Sunday, July 22, 2007

Slag Boom Van Loon - Poppy Seed (Boards Of Canada Remix)

Slag Boom Van Loon - "Poppy Seed (Boards Of Canada Remix)"

Slab Boom Van Loon were Mike Paradinas, best known as µ-Ziq and founder of Planet Mu, and Jochem Paap AKA Speedy J, who I only know from the Artificial Intelligence compilation. Their self-titled album was released on Planet Mu in 1998, and though I've listened to it three times through, I really can't remember much of anything from it at all. If you like late 90s intelligent techno, you'll probably enjoy the album. That's about as hearty of a recommendation as I can muster up for it.

Maybe they felt the same way. There was no proper follow-up album, but in 2001 they released So Soon, a collection of other artists' remixes of the songs from the album. The list of remixers -- including Pole, Coil, Four Tet, Matmos, and more -- make So Soon the "Cartoon All-Stars to the Rescue" of IDM.

Most of this has been forgotten in time, however, except for the contributions from Boards of Canada to the project. Few groups have generated such anticipation around their releases as the Scottish duo have over the past ten years -- or more, if you claim to have actually listened to them before Music Has The Right To Children -- making their remixes just as coveted and obsessed over as any of their other work. If you've heard their work on Mira Calix's "Sandsings," Clouddead's "Dead Dogs Two," or Beck's "Broken Drum," it's not hard to understand why.

Their remix of "Poppy Seed," however, unintentionally overshadows not just the entire album, but the entire oeuvre of Slag Boom Van Loon. Not that SBVL was ever meant to be anything but a side project from two musicians already busy with plenty of other projects, but it would have been easy to expect that they'd still be remembered well today, at least due to their individual name recognition from other recordings. Instead, the remix of "Poppy Seed" remains their legacy.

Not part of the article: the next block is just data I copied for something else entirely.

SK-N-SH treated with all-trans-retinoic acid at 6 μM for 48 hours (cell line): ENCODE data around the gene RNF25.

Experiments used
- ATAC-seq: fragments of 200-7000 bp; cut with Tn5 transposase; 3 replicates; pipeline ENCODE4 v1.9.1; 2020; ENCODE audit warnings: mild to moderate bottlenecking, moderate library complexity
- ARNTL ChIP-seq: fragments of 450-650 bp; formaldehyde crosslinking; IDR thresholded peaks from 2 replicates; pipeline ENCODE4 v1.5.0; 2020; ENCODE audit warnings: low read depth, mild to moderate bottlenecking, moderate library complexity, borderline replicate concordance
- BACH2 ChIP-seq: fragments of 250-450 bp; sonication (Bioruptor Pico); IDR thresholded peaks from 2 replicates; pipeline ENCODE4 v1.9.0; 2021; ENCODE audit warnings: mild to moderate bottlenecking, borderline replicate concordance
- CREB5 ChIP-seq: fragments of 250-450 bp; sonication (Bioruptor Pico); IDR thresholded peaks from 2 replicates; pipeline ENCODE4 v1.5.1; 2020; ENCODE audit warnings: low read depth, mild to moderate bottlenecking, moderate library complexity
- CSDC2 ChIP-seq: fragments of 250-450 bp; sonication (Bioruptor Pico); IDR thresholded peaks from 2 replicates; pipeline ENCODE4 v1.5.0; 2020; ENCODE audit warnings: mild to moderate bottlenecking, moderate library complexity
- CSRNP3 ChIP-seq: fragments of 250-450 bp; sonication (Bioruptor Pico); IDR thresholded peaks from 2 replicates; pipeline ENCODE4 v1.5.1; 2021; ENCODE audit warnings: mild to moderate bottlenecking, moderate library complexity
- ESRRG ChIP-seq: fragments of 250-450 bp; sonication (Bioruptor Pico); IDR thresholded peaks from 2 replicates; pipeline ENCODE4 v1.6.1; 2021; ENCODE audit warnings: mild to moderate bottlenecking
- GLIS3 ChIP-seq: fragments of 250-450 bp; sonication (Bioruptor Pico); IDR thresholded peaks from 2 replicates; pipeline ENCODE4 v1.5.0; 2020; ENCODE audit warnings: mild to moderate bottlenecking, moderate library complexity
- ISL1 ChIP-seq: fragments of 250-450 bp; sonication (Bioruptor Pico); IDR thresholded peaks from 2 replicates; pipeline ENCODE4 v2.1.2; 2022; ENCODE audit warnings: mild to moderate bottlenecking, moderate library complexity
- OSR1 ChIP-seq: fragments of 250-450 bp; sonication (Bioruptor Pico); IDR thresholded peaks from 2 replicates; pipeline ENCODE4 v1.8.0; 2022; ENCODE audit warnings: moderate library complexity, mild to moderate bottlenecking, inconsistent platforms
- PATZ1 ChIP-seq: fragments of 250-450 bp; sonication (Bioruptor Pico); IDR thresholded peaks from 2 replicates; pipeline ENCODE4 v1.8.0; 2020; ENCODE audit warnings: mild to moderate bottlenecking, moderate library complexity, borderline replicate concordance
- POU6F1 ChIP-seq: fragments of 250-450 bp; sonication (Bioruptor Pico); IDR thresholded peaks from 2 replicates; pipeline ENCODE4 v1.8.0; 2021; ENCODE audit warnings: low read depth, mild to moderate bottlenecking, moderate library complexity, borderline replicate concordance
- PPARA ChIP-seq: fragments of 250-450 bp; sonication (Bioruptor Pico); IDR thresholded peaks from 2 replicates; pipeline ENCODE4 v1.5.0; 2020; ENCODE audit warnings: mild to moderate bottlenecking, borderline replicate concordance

I've been one of those (sometimes annoying) obsessives of Boards of Canada since about 2001 or so, and have tracked down as much of their music as I've been able to find, aside from the pre-Twoism releases. The authenticity and quality of what I've been able to find of those on Soulseek have proven troublingly suspect at best. I thought that I'd heard almost every legitimate release from them, until I found this remix earlier this spring. Since then, it's become my most-played song so far this year. I know it's not actually their song, but still... it's every bit their song as "Roygbiv," "Turquoise Hexagon Sun," or "Dayvan Cowboy" are, and just as essential.

When I started this blog, I knew that eventually I'd be writing something about Boards of Canada. The problem is, there's so much hyperbole spilled over this group, so many people rehashing the same deep, personal experiences they've had with the music, that it seems meaningless to try to add any further thoughts to the volumes of digital exposition left behind by others. It's very important for me to be clear about this, above anything else I'd ever have to say to anyone about music. If I'm only piecing together my thoughts about them in between repetitive phone calls at work or just before nodding off to sleep at night, it might be best that I just abstain from getting in too deep with it at all. I like to think that I love and understand this music (whatever that means) as much as anyone, or at least as much as whoever will eventually write the 33 1/3 book on Music Has The Right To Children. The only difference between us is that they wouldn't need five years to write it like I probably would.

No comments: